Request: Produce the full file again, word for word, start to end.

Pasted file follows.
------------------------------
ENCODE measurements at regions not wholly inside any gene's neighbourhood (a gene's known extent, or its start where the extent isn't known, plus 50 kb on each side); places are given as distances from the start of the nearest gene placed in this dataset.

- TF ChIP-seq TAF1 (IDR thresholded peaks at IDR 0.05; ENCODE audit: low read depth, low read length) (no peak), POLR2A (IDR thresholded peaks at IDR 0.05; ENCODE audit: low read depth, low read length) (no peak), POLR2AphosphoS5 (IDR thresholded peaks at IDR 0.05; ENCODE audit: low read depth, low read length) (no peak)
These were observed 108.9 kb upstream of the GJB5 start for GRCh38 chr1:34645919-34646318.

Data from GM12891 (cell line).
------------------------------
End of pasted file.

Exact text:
ENCODE measurements at regions not wholly inside any gene's neighbourhood (a gene's known extent, or its start where the extent isn't known, plus 50 kb on each side); places are given as distances from the start of the nearest gene placed in this dataset.

- TF ChIP-seq TAF1 (IDR thresholded peaks at IDR 0.05; ENCODE audit: low read depth, low read length) (no peak), POLR2A (IDR thresholded peaks at IDR 0.05; ENCODE audit: low read depth, low read length) (no peak), POLR2AphosphoS5 (IDR thresholded peaks at IDR 0.05; ENCODE audit: low read depth, low read length) (no peak)
These were observed 108.9 kb upstream of the GJB5 start for GRCh38 chr1:34645919-34646318.

Data from GM12891 (cell line).